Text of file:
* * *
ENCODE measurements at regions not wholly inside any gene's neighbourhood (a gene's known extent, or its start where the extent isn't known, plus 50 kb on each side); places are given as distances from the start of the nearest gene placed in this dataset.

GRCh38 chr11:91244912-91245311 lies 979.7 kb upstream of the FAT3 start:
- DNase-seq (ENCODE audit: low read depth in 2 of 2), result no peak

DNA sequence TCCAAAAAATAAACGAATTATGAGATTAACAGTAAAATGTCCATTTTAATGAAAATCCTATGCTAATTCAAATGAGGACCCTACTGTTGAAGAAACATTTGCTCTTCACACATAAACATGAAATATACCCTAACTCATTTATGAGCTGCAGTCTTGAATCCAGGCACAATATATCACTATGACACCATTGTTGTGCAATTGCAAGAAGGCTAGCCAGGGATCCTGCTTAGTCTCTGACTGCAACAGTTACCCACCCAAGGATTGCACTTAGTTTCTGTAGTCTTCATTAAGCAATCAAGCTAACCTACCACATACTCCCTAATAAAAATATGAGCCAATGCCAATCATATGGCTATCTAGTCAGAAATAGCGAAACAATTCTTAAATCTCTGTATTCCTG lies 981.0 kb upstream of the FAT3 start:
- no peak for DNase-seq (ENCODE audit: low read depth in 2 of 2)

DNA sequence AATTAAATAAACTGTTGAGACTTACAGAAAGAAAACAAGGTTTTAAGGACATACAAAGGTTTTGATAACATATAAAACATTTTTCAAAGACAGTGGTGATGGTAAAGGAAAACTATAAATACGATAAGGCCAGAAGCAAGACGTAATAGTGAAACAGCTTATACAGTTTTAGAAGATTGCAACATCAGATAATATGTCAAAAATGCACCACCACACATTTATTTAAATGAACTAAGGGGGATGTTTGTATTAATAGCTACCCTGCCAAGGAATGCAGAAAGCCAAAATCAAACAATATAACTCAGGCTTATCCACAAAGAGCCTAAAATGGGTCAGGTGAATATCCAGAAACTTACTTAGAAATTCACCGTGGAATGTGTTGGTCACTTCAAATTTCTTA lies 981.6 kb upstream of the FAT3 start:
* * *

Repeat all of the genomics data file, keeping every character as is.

ENCODE measurements at regions not wholly inside any gene's neighbourhood (a gene's known extent, or its start where the extent isn't known, plus 50 kb on each side); places are given as distances from the start of the nearest gene placed in this dataset.

GRCh38 chr11:91244912-91245311 lies 979.7 kb upstream of the FAT3 start:
- DNase-seq (ENCODE audit: low read depth in 2 of 2), result no peak

DNA sequence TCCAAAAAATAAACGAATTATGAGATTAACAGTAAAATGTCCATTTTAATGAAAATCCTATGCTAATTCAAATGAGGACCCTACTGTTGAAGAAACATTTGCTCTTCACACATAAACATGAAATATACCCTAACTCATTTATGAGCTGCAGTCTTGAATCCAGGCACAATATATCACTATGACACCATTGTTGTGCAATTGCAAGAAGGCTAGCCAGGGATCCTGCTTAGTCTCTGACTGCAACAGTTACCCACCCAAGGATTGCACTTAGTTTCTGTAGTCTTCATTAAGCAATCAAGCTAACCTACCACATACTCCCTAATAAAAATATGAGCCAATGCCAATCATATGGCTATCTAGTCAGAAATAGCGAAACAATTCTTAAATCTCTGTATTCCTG lies 981.0 kb upstream of the FAT3 start:
- no peak for DNase-seq (ENCODE audit: low read depth in 2 of 2)

DNA sequence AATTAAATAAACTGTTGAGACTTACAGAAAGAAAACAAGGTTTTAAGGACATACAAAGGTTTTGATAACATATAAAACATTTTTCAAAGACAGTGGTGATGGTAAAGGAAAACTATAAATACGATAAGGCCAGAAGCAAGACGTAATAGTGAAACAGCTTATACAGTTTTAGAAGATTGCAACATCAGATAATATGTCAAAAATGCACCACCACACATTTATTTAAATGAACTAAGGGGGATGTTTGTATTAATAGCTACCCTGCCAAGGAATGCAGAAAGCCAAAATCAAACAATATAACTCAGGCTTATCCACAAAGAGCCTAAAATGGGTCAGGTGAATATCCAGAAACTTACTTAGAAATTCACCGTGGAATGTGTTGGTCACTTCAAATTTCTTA lies 981.6 kb upstream of the FAT3 start: